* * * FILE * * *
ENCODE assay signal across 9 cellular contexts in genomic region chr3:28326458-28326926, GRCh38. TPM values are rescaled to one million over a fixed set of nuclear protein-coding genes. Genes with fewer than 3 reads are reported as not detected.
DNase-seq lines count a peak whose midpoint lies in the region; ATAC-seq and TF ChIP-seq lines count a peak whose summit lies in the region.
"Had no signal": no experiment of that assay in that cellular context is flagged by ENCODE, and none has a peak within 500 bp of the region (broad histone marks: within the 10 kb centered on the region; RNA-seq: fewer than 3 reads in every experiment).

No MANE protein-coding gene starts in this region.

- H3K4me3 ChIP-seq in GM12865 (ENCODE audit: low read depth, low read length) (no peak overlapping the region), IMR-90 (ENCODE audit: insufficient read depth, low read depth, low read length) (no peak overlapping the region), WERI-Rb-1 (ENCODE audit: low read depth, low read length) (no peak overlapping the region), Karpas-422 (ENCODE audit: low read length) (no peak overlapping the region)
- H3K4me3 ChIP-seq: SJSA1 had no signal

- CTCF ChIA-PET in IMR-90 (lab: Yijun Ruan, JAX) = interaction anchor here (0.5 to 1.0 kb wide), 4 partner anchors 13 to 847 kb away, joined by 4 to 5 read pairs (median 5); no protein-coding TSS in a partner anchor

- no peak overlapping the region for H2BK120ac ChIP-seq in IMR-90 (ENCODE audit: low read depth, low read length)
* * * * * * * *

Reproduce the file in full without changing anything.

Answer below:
ENCODE assay signal across 9 cellular contexts in genomic region chr3:28326458-28326926, GRCh38. TPM values are rescaled to one million over a fixed set of nuclear protein-coding genes. Genes with fewer than 3 reads are reported as not detected.
DNase-seq lines count a peak whose midpoint lies in the region; ATAC-seq and TF ChIP-seq lines count a peak whose summit lies in the region.
"Had no signal": no experiment of that assay in that cellular context is flagged by ENCODE, and none has a peak within 500 bp of the region (broad histone marks: within the 10 kb centered on the region; RNA-seq: fewer than 3 reads in every experiment).

No MANE protein-coding gene starts in this region.

- H3K4me3 ChIP-seq in GM12865 (ENCODE audit: low read depth, low read length) (no peak overlapping the region), IMR-90 (ENCODE audit: insufficient read depth, low read depth, low read length) (no peak overlapping the region), WERI-Rb-1 (ENCODE audit: low read depth, low read length) (no peak overlapping the region), Karpas-422 (ENCODE audit: low read length) (no peak overlapping the region)
- H3K4me3 ChIP-seq: SJSA1 had no signal

- CTCF ChIA-PET in IMR-90 (lab: Yijun Ruan, JAX) = interaction anchor here (0.5 to 1.0 kb wide), 4 partner anchors 13 to 847 kb away, joined by 4 to 5 read pairs (median 5); no protein-coding TSS in a partner anchor

- no peak overlapping the region for H2BK120ac ChIP-seq in IMR-90 (ENCODE audit: low read depth, low read length)